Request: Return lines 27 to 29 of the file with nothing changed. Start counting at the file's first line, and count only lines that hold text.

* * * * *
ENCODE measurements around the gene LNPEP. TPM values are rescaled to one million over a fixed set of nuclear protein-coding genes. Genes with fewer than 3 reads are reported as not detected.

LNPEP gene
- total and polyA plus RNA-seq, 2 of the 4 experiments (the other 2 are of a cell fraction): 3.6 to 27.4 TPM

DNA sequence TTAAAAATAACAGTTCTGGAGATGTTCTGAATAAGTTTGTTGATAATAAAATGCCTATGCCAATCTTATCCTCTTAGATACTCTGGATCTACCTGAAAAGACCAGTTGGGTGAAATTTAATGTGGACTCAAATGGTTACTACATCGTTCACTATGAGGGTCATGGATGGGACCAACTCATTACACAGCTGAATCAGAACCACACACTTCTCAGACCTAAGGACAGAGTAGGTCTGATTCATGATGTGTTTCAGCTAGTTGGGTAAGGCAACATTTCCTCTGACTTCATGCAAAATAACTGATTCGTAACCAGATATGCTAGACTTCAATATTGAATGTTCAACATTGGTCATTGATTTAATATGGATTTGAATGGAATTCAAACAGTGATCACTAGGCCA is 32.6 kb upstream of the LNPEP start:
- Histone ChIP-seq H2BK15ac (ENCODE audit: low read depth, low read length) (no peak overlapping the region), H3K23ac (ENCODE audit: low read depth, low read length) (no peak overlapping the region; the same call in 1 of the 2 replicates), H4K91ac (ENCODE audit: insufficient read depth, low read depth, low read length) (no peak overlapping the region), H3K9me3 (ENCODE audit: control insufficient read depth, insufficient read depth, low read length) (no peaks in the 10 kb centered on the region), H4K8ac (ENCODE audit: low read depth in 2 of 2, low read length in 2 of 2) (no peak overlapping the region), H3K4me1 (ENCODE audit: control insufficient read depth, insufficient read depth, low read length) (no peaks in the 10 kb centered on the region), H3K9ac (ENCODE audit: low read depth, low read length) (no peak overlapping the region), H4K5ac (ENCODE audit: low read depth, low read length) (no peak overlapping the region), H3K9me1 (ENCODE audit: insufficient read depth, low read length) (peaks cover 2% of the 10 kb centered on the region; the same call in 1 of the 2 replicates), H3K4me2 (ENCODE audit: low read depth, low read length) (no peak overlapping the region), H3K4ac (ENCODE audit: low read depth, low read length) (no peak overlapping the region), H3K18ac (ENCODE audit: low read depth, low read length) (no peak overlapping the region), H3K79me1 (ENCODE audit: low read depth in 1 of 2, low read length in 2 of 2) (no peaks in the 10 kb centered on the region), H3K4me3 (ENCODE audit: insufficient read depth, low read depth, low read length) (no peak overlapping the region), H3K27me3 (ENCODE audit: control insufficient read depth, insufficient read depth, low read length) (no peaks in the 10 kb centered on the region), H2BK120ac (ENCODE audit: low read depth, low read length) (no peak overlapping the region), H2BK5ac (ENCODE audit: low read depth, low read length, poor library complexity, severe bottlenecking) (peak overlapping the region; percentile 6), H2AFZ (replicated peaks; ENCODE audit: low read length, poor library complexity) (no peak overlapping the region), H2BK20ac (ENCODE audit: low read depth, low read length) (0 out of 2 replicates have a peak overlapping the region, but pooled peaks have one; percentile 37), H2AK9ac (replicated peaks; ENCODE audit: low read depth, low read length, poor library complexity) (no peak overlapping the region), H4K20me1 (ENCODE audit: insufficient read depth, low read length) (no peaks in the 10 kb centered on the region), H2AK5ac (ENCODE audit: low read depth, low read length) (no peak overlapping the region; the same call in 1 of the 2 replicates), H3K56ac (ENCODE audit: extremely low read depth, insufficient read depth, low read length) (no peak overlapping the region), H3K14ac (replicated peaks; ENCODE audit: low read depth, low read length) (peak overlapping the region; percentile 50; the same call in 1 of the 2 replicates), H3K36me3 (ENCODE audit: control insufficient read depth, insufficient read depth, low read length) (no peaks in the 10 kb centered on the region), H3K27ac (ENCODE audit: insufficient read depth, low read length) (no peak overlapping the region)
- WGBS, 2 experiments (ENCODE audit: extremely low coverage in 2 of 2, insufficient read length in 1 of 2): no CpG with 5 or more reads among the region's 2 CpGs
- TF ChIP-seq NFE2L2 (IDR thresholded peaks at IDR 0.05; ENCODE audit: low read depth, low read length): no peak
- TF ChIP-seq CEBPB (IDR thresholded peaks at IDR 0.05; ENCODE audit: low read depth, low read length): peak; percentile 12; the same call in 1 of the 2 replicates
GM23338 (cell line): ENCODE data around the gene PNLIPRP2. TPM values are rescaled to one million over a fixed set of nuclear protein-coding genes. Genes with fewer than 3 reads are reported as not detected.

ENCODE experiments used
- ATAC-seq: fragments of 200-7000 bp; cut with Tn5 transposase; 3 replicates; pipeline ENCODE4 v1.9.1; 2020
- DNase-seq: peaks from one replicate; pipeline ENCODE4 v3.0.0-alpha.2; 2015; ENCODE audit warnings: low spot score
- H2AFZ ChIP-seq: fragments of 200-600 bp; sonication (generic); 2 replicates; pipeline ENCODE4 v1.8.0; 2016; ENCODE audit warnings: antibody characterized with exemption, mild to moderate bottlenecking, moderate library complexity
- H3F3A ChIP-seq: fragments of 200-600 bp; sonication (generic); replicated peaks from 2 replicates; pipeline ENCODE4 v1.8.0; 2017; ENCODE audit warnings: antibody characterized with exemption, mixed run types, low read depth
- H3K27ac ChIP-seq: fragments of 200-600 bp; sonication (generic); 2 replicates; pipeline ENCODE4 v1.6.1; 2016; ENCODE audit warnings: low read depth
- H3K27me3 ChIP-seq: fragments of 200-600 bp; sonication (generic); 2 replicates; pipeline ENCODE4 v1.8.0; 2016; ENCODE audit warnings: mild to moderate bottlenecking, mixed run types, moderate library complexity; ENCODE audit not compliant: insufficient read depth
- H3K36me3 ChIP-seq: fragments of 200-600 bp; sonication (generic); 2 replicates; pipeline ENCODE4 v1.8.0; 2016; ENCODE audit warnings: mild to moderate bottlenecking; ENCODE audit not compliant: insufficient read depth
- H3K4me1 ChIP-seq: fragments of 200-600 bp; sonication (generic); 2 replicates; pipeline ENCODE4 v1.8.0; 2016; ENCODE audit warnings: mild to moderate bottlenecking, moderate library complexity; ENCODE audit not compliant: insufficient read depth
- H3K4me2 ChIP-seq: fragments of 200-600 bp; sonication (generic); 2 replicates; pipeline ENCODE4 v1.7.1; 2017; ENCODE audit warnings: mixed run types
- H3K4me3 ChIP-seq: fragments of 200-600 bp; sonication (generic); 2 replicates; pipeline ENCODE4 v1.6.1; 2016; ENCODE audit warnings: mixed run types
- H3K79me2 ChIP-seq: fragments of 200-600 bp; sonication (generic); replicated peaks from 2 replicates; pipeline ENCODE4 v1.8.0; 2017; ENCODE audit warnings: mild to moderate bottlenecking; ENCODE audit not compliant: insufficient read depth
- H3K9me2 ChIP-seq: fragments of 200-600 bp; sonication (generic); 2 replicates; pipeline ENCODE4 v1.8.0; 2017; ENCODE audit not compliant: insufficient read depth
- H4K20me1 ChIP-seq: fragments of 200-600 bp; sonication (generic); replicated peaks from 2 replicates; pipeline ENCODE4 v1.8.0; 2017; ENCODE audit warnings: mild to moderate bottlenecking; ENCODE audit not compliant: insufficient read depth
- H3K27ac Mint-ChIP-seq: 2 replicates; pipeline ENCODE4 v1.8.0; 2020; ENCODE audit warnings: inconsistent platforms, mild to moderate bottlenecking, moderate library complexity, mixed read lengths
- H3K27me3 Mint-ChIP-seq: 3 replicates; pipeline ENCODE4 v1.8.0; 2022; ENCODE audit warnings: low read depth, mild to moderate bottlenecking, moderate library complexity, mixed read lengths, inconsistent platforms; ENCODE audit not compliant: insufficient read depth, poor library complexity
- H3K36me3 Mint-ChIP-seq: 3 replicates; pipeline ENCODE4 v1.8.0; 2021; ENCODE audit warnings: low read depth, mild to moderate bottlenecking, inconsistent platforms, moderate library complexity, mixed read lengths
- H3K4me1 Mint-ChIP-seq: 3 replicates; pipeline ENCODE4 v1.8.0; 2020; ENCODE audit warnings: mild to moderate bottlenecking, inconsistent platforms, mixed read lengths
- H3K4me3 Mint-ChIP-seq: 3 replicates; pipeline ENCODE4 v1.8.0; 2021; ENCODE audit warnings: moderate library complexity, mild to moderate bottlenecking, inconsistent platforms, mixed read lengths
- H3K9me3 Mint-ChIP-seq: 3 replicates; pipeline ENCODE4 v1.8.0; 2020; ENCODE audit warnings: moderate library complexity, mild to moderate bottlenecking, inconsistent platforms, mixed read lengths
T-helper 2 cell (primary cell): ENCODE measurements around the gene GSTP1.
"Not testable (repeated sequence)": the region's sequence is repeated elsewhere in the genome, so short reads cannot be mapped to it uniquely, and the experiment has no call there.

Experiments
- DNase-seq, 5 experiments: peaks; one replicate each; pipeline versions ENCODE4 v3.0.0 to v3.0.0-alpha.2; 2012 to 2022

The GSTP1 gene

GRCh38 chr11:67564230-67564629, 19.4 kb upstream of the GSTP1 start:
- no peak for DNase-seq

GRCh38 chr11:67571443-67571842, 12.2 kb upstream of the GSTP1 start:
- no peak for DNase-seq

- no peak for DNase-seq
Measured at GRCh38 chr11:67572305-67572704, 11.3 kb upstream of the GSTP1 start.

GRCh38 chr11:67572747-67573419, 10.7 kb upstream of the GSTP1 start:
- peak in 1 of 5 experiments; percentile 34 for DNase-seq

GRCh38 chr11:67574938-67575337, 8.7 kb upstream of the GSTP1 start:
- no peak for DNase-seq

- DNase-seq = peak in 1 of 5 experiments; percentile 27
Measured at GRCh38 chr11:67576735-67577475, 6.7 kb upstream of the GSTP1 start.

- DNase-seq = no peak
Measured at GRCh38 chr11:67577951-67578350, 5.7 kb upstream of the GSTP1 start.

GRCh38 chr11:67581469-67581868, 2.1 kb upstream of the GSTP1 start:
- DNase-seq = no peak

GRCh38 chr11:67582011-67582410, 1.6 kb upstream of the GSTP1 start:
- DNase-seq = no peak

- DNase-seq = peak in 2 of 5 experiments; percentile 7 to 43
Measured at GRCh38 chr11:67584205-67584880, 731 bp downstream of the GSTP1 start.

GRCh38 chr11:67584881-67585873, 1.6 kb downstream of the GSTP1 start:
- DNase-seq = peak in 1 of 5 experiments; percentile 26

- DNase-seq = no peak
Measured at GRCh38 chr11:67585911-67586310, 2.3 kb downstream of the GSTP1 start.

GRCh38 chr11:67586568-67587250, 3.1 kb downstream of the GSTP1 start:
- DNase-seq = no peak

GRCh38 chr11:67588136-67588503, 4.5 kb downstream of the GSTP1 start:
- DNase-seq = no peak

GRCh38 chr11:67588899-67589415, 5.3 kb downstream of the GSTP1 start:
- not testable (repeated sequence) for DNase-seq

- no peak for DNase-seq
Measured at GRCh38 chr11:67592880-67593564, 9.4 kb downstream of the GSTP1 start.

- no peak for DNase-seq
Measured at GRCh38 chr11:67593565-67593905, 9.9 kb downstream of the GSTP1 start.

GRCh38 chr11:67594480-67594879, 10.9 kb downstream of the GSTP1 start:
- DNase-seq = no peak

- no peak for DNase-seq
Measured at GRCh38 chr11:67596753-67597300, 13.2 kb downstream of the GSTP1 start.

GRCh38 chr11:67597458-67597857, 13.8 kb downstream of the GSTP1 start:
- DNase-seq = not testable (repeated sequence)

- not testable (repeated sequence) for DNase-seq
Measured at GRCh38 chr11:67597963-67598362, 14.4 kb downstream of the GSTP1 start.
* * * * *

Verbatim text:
- H3K4me1 Mint-ChIP-seq: 3 replicates; pipeline ENCODE4 v1.8.0; 2020; ENCODE audit warnings: mild to moderate bottlenecking, inconsistent platforms, mixed read lengths
- H3K4me3 Mint-ChIP-seq: 3 replicates; pipeline ENCODE4 v1.8.0; 2021; ENCODE audit warnings: moderate library complexity, mild to moderate bottlenecking, inconsistent platforms, mixed read lengths
- H3K9me3 Mint-ChIP-seq: 3 replicates; pipeline ENCODE4 v1.8.0; 2020; ENCODE audit warnings: moderate library complexity, mild to moderate bottlenecking, inconsistent platforms, mixed read lengths